Despite knowing someone had better intentions, words can hurt. In the stuttering community, we talk a lot about how people make the comments they make about our speech disfluency typically because they “don’t know” what is going on. They don’t “mean” any harm. While this is true and important to identify, I’ll explain why it’s OK that this hurts and why even the lightest behavior can be harmful to you.
First, a story.
A couple years ago, I was getting brunch with a great friend of mine, who I’ll call Scott. Scott is a good guy, and would never intend to harm me. I know that and I understand that. This was also at a stage in my life where I was not comfortable talking too much about my stutter. I was newly aware of acceptance, and the battle was only about to begin.
He was telling me how his older brother has a great memory, but is a terrible storyteller. But how he, Scott, was an excellent storyteller but had a horrible memory. I laughed and said, “Well good thing I have both those things!”
He laughed back and added, “Now if we could just get rid of that stutter!”
Ouch. Thanks, Scott.
It hurt, but I tried to laugh it off. After all, Scott didn’t mean any harm. He doesn’t really care that I stutter. But it stayed with me. I carried it around with me, particularly when I was telling a story. Would this story be better if I wasn’t stuttering?
Eventually I told a close mutual friend about it, and he encouraged me to talk to Scott about it. At the next event I saw him at, I did. He was confused because this same mutual friend teased me about EVERYTHING. “Not my stutter,” I explained. “It’s off-limits, even to him.” Of course, he felt horrible and apologized a bunch. To him, it was just a random joke because people love to tease me. I laugh off nearly every other joke about me. He didn’t expect one this one to stick because to him, my stutter wasn’t a big deal.
I knew that too. So why did it bug me so much?
Let’s connect this to something physical. Have you ever gotten a gnarly sunburn? Or perhaps you were running and fell and got a giant bruise on your leg? Or you got your wisdom teeth out?
What is true about all of those areas for awhile? They’re sore.
Your friend comes up and wraps you into a hug. They mean well. They don’t intend to hurt you. But the sunburn on your back is SENSITIVE. The hug is horribly painful.
If it weren’t for the sunburn, for the bruise, for the recent surgery, touch would not hurt. After I got my tattoo, I couldn’t sleep on that side of my body for a couple nights. It was tender.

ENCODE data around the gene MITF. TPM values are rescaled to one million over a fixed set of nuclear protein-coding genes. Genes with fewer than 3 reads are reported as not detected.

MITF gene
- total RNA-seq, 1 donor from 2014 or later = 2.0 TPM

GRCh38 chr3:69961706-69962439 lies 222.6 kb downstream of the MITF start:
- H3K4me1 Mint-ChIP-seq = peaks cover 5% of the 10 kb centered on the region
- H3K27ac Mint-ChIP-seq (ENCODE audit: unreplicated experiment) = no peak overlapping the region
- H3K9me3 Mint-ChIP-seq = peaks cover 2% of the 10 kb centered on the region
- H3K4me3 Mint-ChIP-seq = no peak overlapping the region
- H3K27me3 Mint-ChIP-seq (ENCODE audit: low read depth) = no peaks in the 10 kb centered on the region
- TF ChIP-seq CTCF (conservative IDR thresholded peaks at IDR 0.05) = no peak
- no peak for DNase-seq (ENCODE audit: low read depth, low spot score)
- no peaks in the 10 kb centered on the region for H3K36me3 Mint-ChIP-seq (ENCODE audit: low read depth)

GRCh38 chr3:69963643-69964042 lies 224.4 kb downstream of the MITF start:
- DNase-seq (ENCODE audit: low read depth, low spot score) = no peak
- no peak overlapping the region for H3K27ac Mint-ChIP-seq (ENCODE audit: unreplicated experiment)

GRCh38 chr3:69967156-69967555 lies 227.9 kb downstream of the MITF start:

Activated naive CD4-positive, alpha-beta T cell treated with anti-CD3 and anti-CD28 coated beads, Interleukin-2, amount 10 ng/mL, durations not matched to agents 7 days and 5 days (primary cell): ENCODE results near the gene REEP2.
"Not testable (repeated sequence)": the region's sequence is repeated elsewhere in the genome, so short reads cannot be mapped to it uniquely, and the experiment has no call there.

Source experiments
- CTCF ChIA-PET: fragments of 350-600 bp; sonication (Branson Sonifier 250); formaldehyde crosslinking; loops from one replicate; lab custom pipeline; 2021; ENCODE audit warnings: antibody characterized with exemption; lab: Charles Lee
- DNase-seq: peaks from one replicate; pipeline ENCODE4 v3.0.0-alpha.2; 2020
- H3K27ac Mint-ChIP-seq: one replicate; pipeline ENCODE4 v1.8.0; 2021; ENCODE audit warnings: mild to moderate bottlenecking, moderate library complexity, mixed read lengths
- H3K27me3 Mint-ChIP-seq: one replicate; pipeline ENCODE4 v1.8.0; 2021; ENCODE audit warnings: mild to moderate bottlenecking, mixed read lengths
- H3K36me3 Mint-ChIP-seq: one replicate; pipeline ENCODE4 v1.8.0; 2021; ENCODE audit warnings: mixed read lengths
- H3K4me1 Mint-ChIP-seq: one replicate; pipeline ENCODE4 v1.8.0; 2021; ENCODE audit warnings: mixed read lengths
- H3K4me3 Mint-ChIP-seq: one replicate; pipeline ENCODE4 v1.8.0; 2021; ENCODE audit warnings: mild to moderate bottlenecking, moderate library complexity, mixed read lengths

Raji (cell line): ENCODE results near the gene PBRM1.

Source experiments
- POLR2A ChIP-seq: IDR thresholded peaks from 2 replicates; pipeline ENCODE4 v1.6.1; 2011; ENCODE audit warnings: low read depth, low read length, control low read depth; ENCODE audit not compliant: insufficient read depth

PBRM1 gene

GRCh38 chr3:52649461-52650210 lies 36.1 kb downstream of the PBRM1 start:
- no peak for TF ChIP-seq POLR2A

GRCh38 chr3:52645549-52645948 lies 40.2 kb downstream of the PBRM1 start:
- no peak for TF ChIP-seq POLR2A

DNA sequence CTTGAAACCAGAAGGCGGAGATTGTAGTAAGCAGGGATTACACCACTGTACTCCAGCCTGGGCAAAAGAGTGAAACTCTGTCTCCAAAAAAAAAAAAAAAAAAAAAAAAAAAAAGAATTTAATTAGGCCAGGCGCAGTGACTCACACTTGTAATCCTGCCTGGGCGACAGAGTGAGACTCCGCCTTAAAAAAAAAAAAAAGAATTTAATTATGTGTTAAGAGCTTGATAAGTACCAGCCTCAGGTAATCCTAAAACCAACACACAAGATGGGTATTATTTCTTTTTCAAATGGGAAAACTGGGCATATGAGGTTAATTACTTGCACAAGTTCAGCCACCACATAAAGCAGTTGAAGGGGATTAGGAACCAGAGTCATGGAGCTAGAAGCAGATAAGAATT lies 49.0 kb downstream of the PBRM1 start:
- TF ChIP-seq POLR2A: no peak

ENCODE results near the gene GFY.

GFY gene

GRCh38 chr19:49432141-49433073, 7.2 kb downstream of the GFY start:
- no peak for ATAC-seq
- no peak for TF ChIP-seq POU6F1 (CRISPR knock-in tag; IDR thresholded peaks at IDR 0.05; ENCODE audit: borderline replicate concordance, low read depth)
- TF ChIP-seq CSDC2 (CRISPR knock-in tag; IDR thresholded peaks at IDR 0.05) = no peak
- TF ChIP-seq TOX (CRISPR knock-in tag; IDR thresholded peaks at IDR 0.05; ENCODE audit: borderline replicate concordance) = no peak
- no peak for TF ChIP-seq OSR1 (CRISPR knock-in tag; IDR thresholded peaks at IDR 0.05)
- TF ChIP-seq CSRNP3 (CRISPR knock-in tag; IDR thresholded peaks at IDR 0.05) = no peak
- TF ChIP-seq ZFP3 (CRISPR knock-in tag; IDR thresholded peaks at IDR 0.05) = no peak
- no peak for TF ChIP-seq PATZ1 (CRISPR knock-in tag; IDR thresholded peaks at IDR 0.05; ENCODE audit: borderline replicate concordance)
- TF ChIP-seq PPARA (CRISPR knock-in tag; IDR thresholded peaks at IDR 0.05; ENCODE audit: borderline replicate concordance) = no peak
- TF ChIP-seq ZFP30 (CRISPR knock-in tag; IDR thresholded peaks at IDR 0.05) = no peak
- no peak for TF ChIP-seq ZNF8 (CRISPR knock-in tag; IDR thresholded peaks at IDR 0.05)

It still hurts.
A poke on a bad bruise can feel like the person just punched you in the arm. It was only a poke. But where they poked was so tender that they may as well have slapped you across the face.
So my friend’s comment was small. It was meant as a light joke and not intended to hurt. Kinda like those people who ask you if you forgot your name. Typically, the intention isn’t malicious. Yet it hurts as much as if they had imitated the stutter back at me and told me I was an idiot.
I guess the question is: why?
Part of it is holding onto this hurt. Maybe one person was bullied as a kid. But maybe it wasn’t even as straightforward. Maybe it was just that constant focus on your techniques, on the idea that only fluent people succeed in life. The idea that you’re still stuttering because you’re not trying hard enough. That others look down on you because of your stutter.
The word for these tiny comments, often by friends and loved ones, is “microaggressions”. I learned about microaggressions as I learned about cultural awareness and everyday racism. Discrimination of speech impediments is different from discrimination based on race, so I can’t argue that it’s the same thing, but it does include microaggressions.
Microaggressions are the everyday verbal, nonverbal, and environmental slights, snubs, or insults, whether intentional or unintentional, that communicate hostile, derogatory, or negative messages to target persons based solely upon their marginalized group membership. – Diversity in the Classroom, UCLA Diversity & Faculty Development, 2014 (bold emphasis by me)
For stuttering, this could be comments, particular glances, even body language. These things hurt because they are a reminder and a result of something much deeper. The discrimination people with speech impediments face.
Today is International Stuttering Awareness Day (ISAD) and I’ve been seeing a bunch of people talk about what “Discrimination Is.” Some of the stories are heartbreaking. People who are discouraged from career paths, openly mocked, fired, not hired, dismissed, ignored… from children who are not given a chance to adults who just want to be heard. Some may think that with all of these horrible things that happen, then why be hurt over a small joke? Shouldn’t we have thicker skin?
But it comes back to the fact that all these small things are a poke on a much bigger bruise that we live with. It’s why microaggressions are so important to at least identify. They may not go anywhere, but being aware of them is an important first step for validating why these comments hurt and why it is OK to stand up for yourself.
Sure, someone may be making a joke. But what they just did was slap the back of a person with a second degree sunburn. It’s OK to say “ouch,” even if it makes the other person feel temporary guilty. It’s OK to say “My stutter is a sensitive topic, and I’d rather you not make jokes about it” even to those who don’t mean anything bad by it.
It’s not wrong for a poke to hurt you when they’re poking a bruise.